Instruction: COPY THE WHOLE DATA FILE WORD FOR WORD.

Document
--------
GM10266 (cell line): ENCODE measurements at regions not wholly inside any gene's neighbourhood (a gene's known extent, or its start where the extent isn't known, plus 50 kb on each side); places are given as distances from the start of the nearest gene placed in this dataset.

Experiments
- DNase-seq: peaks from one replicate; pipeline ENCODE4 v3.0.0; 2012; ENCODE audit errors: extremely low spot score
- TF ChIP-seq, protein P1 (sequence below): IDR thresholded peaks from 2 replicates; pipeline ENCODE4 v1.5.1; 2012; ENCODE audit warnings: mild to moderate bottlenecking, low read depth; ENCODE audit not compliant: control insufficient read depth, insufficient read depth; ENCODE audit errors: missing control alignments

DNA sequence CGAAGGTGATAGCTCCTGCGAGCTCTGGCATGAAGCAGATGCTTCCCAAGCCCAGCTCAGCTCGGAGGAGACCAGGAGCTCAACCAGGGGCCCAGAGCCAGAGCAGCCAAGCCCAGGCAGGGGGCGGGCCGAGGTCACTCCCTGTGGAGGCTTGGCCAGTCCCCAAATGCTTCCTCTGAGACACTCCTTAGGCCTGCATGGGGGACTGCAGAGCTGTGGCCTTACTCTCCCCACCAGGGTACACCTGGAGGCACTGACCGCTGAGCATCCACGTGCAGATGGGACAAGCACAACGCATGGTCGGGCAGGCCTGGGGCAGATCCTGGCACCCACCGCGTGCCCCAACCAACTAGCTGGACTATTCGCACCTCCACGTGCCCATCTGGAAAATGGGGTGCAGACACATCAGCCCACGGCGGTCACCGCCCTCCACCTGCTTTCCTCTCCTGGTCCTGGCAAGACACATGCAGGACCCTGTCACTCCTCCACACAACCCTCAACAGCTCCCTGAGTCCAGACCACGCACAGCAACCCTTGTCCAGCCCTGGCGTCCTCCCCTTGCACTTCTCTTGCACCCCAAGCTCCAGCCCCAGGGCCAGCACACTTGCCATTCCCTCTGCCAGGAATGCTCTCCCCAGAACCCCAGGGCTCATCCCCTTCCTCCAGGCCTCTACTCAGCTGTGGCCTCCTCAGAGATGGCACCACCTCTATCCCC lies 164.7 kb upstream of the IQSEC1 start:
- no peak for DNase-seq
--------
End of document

GM10266 (cell line): ENCODE measurements at regions not wholly inside any gene's neighbourhood (a gene's known extent, or its start where the extent isn't known, plus 50 kb on each side); places are given as distances from the start of the nearest gene placed in this dataset.

Experiments
- DNase-seq: peaks from one replicate; pipeline ENCODE4 v3.0.0; 2012; ENCODE audit errors: extremely low spot score
- TF ChIP-seq, protein P1 (sequence below): IDR thresholded peaks from 2 replicates; pipeline ENCODE4 v1.5.1; 2012; ENCODE audit warnings: mild to moderate bottlenecking, low read depth; ENCODE audit not compliant: control insufficient read depth, insufficient read depth; ENCODE audit errors: missing control alignments

DNA sequence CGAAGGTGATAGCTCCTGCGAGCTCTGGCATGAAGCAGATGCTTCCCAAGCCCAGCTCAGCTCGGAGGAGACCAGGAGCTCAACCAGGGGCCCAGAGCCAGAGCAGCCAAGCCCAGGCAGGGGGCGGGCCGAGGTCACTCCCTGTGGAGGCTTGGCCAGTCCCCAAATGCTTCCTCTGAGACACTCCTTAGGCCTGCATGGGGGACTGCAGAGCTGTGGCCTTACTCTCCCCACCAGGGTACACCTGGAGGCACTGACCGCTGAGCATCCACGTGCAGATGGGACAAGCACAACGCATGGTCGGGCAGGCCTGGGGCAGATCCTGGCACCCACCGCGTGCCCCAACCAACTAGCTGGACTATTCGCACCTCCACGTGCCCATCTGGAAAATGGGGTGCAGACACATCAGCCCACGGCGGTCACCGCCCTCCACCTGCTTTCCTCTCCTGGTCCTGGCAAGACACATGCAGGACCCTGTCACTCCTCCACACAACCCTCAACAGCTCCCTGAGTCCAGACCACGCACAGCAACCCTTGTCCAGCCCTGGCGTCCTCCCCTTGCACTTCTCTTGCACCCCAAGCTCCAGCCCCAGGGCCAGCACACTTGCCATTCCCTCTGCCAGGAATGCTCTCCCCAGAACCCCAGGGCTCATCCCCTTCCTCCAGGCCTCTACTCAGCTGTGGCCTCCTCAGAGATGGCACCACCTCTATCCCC lies 164.7 kb upstream of the IQSEC1 start:
- no peak for DNase-seq